How Will NASA’s EMIT Help Us Learn More About Earth's Climate Effects?


Climate change has become a pressing issue in recent years. As Earth continues warming from carbon emissions, scientists learn more about how climate change affects the entire world. One of the essential pieces of technology for studying this type of effect is NASA's EMIT satellite system.

The three EMIT satellites orbit Earth, each equipped with an instrument specifically designed to study Earth's atmosphere and climate. The first two EMIT satellites have already been in orbit since 2009. The recently launched third satellite will soon join the other two.

EMIT's measurements are a continuation of the existing NASA Climate Absolute Radiance and Refractivity Observatory, which stopped operating in 2005, says Drew Shindell, a NASA scientist and leader of the research team working to develop better climate models with EMIT data. EMIT's goal is to make measurements that fill some critical gaps. One important goal is to improve models that depict the role of water in Earth's climate.

The EMIT satellite system uses a technique called limb spectroscopy. The satellites orbit directly over Earth's poles, and every few days, they pass now above some regions of the planet. It allows scientists to measure the spatial and temporal variations in infrared radiation from those areas.

The EMIT instruments can measure the optical properties of Earth's atmosphere at a much higher resolution than other instruments, Shindell says. They can make these measurements uniformly over time, different from the other available satellite data.

The EMIT instruments can make these detailed measurements because of their unique orbit and design. The satellites fly at a low altitude of about 310 miles, compared with many other Earth observation satellites that orbit more than 500 miles. It ensures that the instruments measure radiation from space, not from sunlight reflecting from Earth's surface.

Benefits of NASA's EMIT

NASA's Earth Observing System satellites study and monitor our home planet from space, collecting images and other information. The four current Earth-observing fleets represent four generations of more advanced technology, capturing the world in multiple wavelengths of light. Image Credit: NASA's Goddard Space Flight Center/Reto Stöckli.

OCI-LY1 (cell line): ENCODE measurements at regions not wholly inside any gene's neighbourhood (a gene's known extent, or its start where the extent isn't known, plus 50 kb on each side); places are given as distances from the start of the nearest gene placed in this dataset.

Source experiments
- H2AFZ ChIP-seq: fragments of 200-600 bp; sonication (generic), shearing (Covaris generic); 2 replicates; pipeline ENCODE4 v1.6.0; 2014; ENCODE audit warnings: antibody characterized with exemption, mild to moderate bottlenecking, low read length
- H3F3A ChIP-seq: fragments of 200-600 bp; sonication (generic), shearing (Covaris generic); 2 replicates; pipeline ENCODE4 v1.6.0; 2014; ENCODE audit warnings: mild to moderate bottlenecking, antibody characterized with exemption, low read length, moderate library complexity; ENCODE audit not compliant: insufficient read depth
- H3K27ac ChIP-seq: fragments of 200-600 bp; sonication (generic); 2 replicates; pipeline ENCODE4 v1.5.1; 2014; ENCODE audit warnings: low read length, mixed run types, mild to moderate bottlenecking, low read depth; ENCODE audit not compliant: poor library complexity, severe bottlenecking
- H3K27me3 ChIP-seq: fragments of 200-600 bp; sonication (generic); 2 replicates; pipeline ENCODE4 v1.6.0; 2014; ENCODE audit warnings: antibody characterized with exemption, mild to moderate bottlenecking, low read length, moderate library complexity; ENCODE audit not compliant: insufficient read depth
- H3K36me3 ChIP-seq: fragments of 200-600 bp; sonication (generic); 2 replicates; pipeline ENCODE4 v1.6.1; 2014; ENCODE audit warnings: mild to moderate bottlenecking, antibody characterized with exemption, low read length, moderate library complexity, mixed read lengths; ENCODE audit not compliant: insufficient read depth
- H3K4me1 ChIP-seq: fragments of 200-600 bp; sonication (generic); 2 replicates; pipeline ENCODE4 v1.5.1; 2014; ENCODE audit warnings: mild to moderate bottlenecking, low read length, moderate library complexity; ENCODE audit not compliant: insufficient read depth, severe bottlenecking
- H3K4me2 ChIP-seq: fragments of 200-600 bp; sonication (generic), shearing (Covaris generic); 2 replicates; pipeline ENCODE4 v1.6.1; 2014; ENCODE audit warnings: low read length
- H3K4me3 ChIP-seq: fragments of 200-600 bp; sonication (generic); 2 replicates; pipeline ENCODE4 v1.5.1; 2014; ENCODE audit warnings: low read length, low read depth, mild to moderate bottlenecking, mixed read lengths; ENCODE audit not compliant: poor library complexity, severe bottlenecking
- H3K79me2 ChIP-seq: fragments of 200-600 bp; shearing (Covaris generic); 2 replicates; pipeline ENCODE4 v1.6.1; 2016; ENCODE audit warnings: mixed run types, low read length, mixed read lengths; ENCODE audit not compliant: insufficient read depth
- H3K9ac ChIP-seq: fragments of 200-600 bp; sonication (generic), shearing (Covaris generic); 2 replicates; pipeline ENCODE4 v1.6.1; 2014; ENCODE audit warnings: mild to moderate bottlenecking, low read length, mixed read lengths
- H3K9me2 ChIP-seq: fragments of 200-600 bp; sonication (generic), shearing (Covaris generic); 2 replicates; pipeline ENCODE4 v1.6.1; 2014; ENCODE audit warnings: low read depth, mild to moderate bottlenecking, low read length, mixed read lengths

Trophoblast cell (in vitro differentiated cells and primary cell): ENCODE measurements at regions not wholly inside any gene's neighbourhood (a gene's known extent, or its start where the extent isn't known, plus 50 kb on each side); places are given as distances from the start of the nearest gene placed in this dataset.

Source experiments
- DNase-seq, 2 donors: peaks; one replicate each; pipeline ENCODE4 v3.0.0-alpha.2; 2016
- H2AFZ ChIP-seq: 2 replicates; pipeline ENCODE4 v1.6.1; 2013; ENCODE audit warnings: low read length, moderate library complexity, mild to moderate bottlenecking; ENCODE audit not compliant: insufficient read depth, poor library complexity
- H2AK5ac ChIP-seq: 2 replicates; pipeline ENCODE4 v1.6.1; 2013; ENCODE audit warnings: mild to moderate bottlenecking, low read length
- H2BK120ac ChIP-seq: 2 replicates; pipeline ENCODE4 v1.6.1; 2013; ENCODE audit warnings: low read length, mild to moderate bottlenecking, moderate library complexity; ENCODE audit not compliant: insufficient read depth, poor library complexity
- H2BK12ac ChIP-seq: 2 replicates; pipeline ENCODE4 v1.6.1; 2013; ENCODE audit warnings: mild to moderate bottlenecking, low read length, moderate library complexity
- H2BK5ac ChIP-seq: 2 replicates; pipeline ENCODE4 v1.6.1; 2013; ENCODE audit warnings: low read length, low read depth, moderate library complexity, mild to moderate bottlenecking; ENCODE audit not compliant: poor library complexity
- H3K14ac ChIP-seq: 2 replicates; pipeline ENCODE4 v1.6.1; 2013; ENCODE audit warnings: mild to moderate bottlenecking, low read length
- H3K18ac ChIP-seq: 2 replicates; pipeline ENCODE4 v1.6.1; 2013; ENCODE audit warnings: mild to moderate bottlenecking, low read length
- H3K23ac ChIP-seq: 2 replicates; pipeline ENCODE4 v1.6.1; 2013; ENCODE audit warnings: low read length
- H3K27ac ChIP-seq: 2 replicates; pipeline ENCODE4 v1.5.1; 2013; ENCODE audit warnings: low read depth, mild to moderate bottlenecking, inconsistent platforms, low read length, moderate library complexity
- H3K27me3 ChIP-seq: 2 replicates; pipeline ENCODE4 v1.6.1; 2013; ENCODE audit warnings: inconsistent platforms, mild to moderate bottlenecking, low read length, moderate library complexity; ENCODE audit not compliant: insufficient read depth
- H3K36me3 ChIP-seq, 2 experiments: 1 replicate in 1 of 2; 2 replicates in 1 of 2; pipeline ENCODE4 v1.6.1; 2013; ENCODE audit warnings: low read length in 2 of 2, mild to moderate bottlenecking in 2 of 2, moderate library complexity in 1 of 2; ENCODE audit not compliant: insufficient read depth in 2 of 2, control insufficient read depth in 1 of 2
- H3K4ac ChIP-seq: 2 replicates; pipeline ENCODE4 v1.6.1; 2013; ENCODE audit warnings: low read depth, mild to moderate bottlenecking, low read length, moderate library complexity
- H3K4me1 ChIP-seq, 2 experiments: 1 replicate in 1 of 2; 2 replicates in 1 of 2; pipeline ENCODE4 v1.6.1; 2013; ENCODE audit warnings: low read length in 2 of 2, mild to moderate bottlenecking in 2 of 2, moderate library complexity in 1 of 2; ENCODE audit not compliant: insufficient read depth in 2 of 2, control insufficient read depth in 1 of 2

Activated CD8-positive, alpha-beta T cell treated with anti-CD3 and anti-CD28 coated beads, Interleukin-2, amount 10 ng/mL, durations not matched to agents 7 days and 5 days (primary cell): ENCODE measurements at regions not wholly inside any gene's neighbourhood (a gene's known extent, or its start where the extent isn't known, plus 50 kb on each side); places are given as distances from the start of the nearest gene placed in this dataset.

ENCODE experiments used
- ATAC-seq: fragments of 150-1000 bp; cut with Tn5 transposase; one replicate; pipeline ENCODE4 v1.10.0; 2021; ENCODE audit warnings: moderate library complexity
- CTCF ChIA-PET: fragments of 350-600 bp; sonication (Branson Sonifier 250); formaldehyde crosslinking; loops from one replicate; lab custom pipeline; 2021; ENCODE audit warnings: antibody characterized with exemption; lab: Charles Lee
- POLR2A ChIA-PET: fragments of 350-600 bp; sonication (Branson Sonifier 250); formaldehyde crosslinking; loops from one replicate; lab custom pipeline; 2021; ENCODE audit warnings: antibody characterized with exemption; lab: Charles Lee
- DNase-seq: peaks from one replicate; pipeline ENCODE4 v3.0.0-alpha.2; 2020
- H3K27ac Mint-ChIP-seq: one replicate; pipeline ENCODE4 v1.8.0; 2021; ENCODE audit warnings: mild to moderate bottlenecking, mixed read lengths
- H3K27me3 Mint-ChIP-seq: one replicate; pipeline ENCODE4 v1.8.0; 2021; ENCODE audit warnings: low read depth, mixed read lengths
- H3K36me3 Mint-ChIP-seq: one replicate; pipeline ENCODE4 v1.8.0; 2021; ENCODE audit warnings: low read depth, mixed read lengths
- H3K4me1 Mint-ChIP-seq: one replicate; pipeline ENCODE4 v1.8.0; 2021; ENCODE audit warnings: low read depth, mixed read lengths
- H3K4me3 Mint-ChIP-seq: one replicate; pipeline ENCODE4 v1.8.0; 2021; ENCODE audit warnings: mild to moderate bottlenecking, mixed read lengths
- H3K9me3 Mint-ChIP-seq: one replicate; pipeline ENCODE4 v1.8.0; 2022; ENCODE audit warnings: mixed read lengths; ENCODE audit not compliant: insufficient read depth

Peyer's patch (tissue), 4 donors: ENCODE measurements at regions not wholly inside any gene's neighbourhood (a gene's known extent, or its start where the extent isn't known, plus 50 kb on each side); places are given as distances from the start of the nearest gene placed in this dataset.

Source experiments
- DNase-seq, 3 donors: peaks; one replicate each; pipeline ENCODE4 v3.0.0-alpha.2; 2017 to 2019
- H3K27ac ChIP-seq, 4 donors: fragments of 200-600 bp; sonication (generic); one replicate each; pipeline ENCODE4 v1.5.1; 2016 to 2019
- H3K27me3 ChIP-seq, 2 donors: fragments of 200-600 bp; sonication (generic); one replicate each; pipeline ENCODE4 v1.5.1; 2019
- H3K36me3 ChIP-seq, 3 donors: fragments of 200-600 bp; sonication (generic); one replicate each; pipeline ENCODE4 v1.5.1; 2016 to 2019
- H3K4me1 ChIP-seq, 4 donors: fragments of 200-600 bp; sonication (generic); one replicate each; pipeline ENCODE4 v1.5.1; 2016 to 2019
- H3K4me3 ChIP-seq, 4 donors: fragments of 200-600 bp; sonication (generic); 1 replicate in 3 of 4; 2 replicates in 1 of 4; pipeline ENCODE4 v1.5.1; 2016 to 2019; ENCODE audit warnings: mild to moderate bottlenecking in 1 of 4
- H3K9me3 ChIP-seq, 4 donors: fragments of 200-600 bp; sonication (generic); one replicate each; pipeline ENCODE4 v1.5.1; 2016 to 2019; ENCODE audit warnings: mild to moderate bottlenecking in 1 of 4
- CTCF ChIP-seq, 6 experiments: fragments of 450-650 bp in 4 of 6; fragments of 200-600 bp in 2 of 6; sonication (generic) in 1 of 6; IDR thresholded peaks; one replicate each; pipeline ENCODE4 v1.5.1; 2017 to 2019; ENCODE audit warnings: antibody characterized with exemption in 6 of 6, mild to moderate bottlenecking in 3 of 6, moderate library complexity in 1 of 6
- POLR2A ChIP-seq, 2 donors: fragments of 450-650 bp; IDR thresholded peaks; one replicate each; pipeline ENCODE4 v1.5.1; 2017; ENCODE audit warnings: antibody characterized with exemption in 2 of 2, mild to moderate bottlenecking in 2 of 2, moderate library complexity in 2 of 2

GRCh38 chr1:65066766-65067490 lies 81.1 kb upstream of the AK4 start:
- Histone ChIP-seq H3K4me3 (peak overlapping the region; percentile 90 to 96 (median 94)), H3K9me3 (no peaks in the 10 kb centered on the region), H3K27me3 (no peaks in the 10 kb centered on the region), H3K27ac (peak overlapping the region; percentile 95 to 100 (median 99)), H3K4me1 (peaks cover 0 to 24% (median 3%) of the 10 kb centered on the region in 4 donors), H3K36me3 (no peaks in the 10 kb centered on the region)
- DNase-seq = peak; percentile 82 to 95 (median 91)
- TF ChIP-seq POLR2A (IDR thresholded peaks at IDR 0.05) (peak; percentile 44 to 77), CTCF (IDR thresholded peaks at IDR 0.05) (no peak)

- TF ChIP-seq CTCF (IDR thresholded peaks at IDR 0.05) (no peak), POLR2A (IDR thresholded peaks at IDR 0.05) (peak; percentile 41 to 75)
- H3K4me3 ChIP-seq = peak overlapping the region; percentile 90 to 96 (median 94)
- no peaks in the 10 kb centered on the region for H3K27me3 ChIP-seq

The EMIT orbit also lets scientists observe the atmosphere at different times of the day. It is important because the atmosphere changes as the sun rises and sets over 24 hours.

The sun heats the surface at different times of day, so the atmospheric structure is different at other times, says Ricardo Ramirez, an atmospheric scientist with NASA's Jet Propulsion Laboratory in Pasadena, California. It's essential to measure these differences because water vapor responds differently depending on how solar energy is distributed.

The satellites also pass over the same spot on Earth every 14 days. It allows scientists to study the atmosphere's variability from one pass to another. The EMIT instruments measure infrared radiation over a wide range of wavelengths. They can research both the temperature and the distribution of water molecules throughout the atmosphere, which can change due to climate variations such as El Niño.

EMIT will fill an essential gap in our knowledge by providing measurements from orbit that are currently unavailable, says Tom Woods, a scientist at Colorado State University working with EMIT data.

Long-term studies of the entire globe will help scientists understand how climate patterns are different in the tropics and subtropics, where Earth's atmosphere is a small fraction of the total surface area. These areas aren't directly visible from space, but rising air temperatures help scientists learn more about climate changes on Earth. This knowledge will allow them to make better predictions about future changes in Earth's atmosphere.

Because of their unique orbit, data from the two EMIT satellites are beneficial for studying the tropics and subtropics, says David Schimel, a scientist at NASA's Jet Propulsion Laboratory in Pasadena.

The next step for these scientists is to use the EMIT data to improve global climate models. The models are used to predict future climate changes, but they aren't very accurate over large areas of the Earth's surface.

The improvements NASA's EMIT data will make to the models are essential because the predictions of future climate change depend on how accurate we can make these models, Schimel says.

With EMIT's data, scientists can improve climate models by studying how variations in climate over large areas affect water in the atmosphere. To do so, they will use measurements made by both new and historical satellite data.

There are thousands of different satellite measurements collected over the last several decades, Schimel says. We are using data from previous satellite missions to help us better understand how to improve the model predictions. For example, we can use NASA's Cloudsat spacecraft measurements to compare how well a climate model predicts water vapor in certain areas.

Scientists will soon begin using the EMIT data in Earth's atmosphere and climate models. The models will help researchers understand the processes that control atmospheric water vapor variations and expand their knowledge about future climate change on Earth.

NASA's Earth Observations System satellites observe Earth's land and oceans, monitor weather, study climate change and monitor natural resources. EMIT is a joint mission between NASA and the German Aerospace Center (DLR). Image Credit: NASA

EMIT Data from Space

The EMIT satellites use a technique called limb spectroscopy. The satellites orbit directly over Earth's poles, and every few days, they pass now above some regions of the planet. It allows scientists to measure the spatial and temporal variations in infrared radiation from those areas.

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